This article was originally published in April 2017 on RT.com
British sovereignty over Gibraltar stems from the same treaty that gave Britain a monopoly on the slave trade and granted Brazil to Portugal. It, like all these abominations, belongs in the dustbin of history.
The British ruling class have been frothing with belligerent outrage this week following EU President Donald Tusk’s comments on Gibraltar in his letter to Theresa May. Responding to the British Prime Minister’s letter formally requesting to leave the EU, Tusk noted that any agreement between the UK and the EU would not apply to Gibraltar without Spanish consent. The statement was hardly controversial in itself, given that all member states already have a veto over any agreement, such is the nature of the decision-making in the EU. As Stephen Bush commented in the New Statesman, by giving Spain a veto over the terms of a future trade deal, Tusk was giving it “a right which it already has an EU member”. Indeed, compared to Ms’ May’s thinly veiled threat to unleash terrorism against the EU should Britain not get the deal it wants, Tusk’s gentle reminder of the existing state of affairs was positively christlike.
Nonetheless, it was enough to provoke the full fury of British supremacism. The Sun newspaper devoted its entire front page to declaring “Hands off OUR rock” (helpfully translated into Spanish for the paper’s Iberian readers), whilst former Tory leader Michael Howard waded in with a threat to rerun the Falklands war. Current Tory defence minister Michael Fallon appeared to embrace this approach with a promise that Britain will “go all the way” to keep Gibraltar under British rule, a classic euphemism for the use of armed violence.
All of this prompted a slightly bemused response from the Spanish, with Foreign Minister Alfonso Dastis commenting that his government was “surprised by the tone of comments coming out of a country traditionally characterised by its composure…it seems someone is losing their cool”, he added.
In fact, the longest rulers of Gibraltar were neither Spanish nor British, but North African Muslims. The word ‘Gibraltar’ itself comes from the Arabic name for the Rock – Jabat-at-Tariq, meaning “mountain of Tariq”. Tariq led the Ummayad conquest of Gibraltar in 711 and it remained, along with the rest of Spain, under Moorish control until 1462. Then, after two and half centuries of Spanish rule, Britain took the territory in 1704, its troops conducting mass burglary and rape, causing over 90% of the inhabitants to flee. In 1713, Britain forced Spain to cede the territory to Britain “in perpetuity” in the Treaty of Utrecht, turning it into another piece of Britain’s growing colonial jigsaw.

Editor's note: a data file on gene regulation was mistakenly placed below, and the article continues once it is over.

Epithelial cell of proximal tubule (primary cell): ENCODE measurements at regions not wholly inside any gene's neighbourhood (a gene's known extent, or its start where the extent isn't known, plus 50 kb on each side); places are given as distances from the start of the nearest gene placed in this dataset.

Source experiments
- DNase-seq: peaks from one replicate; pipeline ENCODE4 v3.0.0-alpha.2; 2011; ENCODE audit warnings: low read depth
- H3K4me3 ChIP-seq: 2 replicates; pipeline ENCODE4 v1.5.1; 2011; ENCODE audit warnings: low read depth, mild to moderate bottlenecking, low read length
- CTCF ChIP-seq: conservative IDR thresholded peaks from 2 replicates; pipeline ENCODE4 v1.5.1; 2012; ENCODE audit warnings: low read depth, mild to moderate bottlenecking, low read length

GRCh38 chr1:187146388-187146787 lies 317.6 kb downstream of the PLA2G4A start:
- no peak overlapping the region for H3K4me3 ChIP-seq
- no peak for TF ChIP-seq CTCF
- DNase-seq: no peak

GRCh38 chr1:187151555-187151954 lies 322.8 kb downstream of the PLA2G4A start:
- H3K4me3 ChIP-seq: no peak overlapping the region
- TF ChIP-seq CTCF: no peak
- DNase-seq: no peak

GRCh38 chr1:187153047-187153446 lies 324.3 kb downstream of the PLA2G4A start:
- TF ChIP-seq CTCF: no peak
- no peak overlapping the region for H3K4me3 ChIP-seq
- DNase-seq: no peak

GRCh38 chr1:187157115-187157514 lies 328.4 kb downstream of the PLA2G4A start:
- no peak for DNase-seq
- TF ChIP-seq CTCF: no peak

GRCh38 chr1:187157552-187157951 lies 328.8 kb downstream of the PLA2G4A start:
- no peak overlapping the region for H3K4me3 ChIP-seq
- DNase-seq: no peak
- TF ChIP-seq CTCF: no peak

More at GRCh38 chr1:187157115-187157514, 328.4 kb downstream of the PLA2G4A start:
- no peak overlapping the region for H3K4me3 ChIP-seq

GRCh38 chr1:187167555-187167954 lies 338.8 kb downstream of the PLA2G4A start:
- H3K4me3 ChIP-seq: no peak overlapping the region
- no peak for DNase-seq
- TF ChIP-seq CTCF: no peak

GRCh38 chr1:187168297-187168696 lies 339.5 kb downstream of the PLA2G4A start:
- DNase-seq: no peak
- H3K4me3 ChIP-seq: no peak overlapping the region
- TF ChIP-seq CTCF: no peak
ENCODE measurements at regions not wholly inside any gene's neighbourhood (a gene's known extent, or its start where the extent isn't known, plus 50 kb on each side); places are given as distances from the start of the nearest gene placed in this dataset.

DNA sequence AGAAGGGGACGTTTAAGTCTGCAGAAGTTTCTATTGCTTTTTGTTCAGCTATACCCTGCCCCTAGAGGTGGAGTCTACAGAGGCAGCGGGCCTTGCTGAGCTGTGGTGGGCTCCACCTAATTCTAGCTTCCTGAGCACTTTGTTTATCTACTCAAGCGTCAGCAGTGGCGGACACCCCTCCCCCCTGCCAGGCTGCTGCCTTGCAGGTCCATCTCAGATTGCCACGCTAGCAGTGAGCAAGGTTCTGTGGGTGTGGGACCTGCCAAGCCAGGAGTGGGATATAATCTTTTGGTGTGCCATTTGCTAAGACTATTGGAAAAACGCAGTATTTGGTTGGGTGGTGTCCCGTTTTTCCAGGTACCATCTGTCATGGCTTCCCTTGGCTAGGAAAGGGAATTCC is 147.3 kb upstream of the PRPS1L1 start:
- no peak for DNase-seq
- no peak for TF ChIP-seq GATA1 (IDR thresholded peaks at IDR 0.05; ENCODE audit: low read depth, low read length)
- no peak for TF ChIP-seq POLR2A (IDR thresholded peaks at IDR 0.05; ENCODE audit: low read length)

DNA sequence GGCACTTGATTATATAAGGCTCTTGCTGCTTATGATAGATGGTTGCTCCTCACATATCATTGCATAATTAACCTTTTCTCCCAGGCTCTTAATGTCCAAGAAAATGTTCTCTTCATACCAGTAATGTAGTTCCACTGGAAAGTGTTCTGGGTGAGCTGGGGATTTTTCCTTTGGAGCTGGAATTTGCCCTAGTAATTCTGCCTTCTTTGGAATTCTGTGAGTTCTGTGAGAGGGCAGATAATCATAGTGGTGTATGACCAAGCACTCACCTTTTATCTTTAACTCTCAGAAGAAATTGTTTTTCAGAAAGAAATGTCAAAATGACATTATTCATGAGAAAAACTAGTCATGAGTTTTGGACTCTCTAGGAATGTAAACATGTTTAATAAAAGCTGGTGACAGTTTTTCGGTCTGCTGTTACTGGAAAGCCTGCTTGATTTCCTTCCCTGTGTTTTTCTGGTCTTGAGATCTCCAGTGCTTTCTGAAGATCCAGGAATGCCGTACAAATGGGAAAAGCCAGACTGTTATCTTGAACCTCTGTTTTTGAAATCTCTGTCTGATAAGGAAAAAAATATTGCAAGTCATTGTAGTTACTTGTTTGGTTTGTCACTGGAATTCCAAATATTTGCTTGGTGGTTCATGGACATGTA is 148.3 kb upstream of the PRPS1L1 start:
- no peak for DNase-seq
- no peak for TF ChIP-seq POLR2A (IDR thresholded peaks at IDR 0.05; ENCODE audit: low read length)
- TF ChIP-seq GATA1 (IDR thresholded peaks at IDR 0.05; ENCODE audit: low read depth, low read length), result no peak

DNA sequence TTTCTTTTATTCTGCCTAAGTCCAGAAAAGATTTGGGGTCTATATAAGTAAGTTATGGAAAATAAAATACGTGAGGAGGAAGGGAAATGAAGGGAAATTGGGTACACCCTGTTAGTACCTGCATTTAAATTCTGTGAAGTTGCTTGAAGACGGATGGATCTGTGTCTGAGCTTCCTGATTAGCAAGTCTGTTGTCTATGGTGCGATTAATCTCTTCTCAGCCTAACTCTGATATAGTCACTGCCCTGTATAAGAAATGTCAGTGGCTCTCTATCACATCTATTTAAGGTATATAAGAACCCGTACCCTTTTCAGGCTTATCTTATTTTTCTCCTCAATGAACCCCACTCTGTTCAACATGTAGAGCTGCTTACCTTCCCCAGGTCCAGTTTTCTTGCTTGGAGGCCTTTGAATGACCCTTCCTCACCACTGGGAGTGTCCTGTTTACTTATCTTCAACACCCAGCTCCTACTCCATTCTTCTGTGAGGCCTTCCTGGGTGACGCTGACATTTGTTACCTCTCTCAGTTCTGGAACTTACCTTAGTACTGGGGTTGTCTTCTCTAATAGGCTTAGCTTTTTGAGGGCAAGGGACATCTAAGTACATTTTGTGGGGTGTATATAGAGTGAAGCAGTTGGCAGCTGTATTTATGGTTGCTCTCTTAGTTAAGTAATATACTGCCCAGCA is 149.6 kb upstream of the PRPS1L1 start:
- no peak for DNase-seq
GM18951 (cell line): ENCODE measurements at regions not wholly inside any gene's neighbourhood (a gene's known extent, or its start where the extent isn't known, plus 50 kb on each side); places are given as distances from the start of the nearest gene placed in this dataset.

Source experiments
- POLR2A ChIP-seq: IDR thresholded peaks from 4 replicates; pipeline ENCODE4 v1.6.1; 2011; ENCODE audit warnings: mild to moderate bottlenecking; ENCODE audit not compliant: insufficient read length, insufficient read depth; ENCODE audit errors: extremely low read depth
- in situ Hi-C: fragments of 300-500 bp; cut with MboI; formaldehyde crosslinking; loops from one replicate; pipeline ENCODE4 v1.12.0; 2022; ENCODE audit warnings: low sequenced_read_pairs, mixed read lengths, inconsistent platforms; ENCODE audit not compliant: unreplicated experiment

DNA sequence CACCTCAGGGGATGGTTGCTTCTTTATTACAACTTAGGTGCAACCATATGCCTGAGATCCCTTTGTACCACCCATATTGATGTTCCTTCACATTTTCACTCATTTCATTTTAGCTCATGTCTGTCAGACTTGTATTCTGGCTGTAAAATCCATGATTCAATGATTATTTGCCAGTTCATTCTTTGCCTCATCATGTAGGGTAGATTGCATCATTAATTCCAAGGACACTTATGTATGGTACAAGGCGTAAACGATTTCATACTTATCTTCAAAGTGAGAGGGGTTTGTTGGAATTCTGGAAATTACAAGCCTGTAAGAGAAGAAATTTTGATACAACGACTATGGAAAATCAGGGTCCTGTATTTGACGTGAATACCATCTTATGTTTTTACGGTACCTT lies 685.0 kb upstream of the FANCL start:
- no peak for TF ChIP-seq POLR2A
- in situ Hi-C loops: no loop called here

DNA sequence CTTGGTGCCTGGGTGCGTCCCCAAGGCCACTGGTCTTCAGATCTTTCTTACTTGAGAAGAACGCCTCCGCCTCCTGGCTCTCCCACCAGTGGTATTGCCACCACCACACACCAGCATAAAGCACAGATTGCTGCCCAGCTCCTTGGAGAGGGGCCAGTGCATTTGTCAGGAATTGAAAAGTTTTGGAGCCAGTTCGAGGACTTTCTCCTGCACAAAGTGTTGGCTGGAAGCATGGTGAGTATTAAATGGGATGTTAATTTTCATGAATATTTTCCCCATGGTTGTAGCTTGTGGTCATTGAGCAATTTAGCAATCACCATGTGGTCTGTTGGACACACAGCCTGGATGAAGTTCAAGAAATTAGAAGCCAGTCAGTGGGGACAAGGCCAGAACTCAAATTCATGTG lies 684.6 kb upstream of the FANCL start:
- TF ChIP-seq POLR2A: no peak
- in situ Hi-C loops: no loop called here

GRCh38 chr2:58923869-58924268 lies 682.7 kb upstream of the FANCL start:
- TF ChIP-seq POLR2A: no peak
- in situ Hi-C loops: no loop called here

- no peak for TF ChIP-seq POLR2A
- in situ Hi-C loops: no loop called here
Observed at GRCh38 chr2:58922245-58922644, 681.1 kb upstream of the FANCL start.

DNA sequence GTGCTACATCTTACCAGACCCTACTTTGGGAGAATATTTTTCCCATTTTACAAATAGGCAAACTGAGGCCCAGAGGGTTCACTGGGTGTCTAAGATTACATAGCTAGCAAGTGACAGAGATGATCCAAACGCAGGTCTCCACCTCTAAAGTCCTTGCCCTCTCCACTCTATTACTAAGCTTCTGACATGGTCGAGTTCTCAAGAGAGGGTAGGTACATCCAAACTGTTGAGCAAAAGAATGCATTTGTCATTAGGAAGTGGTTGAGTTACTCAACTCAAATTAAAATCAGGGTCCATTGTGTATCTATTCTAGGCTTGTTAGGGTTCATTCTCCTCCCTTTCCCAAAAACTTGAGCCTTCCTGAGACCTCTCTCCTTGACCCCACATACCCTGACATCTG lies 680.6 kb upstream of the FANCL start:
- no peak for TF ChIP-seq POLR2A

A glance at the map immediately reveals the strategic value of the tiny territory, especially to an Empire like Britain’s, based on control of the seas. The southernmost tip of Western Europe, Gibraltar lies just 8 miles from the North African coast, making the Strait of Gibraltar the narrowest ‘choke point’ on the Mediterranean. As a British naval base, it played a key role in the battle of Trafalgar, the Crimean war, and the World War Two campaign against German U boats. Following the misnamed ‘decolonial period’ in the 1950s and 60s, Britain took care to hang on to a series of such strategically placed territories to ensure it could continue to project military power against those of its former colonies that dared to challenge the new neocolonial dispensation. This covert empire included places like Diego Garcia, leased to the US as a crucial refuelling stop for its long-distance bombers following the ethnic cleansing of its native population; parts of Cyprus, regularly used to dispatch British fighter jets to the Middle East; Falklands, an air and naval base from which to intimidate Latin America; and Gibraltar.
Gibraltar’s strategic importance increased massively following the opening of the Suez canal in 1882, becoming a crucial point on the sea route between Britain and its empire in the East; today, fully one half of all world trade passes through the strait, including one third of oil and gas shipments.